I recently joked with my law school classmates, that, having been in Fundy schools since kindergarten, I’ve been drinking Kool-Aid since 1966.
It isn’t true, is it?
Because it wasn’t the listening that equaled “drinking the Kool-Aid.”
It wasn’t the moving to Guyana that equaled “drinking the Kool-Aid.”
It wasn’t the hanging on every word the Man preached that equaled “drinking the Kool-Aid.”
It wasn’t the devoting of one’s life to serving the Man’s cause that equaled “drinking the Kool-Aid.”
Drinking the Kool-Aid happened when the Man turned on his followers and said, “Drink this and die, because that is better than living. Because the world out there hates us and is coming to get us and wants to shut us down. And, while you’re at it, make your children and old people drink and die, too.”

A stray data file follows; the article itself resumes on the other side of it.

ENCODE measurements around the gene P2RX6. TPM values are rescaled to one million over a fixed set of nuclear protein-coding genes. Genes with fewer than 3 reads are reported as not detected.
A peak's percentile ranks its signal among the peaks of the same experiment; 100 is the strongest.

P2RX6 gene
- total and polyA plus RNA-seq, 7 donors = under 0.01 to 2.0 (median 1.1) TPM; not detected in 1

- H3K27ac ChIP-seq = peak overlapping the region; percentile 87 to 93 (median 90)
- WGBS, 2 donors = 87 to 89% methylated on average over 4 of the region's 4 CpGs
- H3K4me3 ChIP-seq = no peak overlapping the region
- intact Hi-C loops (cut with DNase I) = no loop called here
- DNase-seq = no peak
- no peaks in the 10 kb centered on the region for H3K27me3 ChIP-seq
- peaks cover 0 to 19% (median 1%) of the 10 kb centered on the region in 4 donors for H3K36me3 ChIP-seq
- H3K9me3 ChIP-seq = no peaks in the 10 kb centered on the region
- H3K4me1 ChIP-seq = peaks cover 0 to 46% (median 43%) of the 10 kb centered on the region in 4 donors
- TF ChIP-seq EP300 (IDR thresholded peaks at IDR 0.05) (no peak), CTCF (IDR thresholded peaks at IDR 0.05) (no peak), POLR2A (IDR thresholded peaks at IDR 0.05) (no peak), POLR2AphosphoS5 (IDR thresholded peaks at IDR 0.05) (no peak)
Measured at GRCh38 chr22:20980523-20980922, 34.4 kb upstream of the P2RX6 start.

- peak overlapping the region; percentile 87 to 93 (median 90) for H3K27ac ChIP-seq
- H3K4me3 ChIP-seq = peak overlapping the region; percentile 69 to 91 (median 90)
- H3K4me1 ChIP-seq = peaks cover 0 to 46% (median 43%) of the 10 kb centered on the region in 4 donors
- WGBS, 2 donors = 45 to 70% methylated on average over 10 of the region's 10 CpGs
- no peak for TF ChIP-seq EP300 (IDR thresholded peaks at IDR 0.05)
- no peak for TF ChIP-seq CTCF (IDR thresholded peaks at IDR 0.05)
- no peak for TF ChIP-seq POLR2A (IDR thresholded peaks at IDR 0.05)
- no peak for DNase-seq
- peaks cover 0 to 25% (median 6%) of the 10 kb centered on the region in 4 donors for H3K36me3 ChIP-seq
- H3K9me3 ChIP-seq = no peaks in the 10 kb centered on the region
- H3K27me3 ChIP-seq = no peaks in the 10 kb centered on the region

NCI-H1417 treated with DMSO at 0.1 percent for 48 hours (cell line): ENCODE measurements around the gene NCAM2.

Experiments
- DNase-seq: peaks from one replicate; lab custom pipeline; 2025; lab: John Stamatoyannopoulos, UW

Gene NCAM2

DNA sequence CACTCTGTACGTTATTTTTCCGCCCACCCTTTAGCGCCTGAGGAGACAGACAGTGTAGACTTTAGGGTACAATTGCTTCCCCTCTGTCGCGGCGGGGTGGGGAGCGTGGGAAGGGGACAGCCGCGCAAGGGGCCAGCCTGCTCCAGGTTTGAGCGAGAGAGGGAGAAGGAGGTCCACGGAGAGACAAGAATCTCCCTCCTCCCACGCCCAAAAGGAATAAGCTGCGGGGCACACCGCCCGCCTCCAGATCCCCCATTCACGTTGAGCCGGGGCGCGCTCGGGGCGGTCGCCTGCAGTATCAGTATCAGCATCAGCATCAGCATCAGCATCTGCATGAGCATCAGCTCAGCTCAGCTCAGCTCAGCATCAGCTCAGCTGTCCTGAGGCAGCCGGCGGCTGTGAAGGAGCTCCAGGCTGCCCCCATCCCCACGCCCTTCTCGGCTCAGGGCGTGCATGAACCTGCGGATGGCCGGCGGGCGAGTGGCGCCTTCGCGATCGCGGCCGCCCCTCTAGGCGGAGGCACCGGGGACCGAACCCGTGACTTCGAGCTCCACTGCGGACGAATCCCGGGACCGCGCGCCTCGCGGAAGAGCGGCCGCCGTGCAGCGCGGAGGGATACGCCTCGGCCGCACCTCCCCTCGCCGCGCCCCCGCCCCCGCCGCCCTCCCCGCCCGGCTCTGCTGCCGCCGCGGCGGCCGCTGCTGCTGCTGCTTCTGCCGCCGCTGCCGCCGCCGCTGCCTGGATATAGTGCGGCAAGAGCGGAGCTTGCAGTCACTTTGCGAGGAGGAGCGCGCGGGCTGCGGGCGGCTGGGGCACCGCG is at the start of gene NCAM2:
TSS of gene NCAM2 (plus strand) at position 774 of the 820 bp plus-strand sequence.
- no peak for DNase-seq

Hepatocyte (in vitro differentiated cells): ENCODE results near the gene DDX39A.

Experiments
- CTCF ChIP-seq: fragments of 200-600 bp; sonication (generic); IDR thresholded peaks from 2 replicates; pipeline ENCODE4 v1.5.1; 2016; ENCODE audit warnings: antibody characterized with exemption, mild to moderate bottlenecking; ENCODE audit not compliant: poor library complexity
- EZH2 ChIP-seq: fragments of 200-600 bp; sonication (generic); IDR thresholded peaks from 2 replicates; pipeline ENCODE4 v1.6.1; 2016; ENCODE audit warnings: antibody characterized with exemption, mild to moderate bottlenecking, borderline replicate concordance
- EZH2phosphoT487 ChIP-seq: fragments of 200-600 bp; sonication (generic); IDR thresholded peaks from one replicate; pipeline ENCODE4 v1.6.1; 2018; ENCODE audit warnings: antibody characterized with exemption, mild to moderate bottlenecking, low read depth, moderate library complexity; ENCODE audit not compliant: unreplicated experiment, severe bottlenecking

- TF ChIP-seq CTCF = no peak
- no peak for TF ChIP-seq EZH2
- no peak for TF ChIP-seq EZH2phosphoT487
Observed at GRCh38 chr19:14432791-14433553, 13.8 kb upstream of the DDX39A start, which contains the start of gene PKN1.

Almost a thousand—almost a thousand—obeyed, most without question.
But some, knowing what was coming, fled into the unknown, into the jungle. All the listening and admiring and working for the cause did not cause them, when saw the writing on the wall—when they saw what was inevitably coming—to throw away their lives at the word of a Man who said he spoke the Word of God.
They ran. They lived.
My only point is that perhaps we throw around the Kool-Aid accusation too quickly. We joke that anyone who is listening carefully and trying to pattern his life after someone else is “drinking the Kool-Aid.” (Pauses to hear someone yell, “It was Flavor Aid, man!”) Listening, taking notes, obeying might be fine.
But be very careful, my dear friend, when the listening turns into doing something or countenancing something that has harmed or will harm you, your friends, your children, or your old people, or anyone else.
Then run like crazy. And don’t look back.